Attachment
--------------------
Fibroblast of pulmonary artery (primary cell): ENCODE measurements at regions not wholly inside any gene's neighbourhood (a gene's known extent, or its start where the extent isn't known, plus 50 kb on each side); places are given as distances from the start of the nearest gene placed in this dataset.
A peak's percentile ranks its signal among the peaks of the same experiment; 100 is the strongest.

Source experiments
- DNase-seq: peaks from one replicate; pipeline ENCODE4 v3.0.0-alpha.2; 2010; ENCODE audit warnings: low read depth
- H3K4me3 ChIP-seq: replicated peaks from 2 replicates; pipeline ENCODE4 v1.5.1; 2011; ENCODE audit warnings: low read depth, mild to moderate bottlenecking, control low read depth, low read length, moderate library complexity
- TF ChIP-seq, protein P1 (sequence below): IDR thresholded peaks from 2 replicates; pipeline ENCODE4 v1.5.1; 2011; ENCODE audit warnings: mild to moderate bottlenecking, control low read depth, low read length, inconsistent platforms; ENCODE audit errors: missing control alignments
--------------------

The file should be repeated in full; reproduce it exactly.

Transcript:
Fibroblast of pulmonary artery (primary cell): ENCODE measurements at regions not wholly inside any gene's neighbourhood (a gene's known extent, or its start where the extent isn't known, plus 50 kb on each side); places are given as distances from the start of the nearest gene placed in this dataset.
A peak's percentile ranks its signal among the peaks of the same experiment; 100 is the strongest.

Source experiments
- DNase-seq: peaks from one replicate; pipeline ENCODE4 v3.0.0-alpha.2; 2010; ENCODE audit warnings: low read depth
- H3K4me3 ChIP-seq: replicated peaks from 2 replicates; pipeline ENCODE4 v1.5.1; 2011; ENCODE audit warnings: low read depth, mild to moderate bottlenecking, control low read depth, low read length, moderate library complexity
- TF ChIP-seq, protein P1 (sequence below): IDR thresholded peaks from 2 replicates; pipeline ENCODE4 v1.5.1; 2011; ENCODE audit warnings: mild to moderate bottlenecking, control low read depth, low read length, inconsistent platforms; ENCODE audit errors: missing control alignments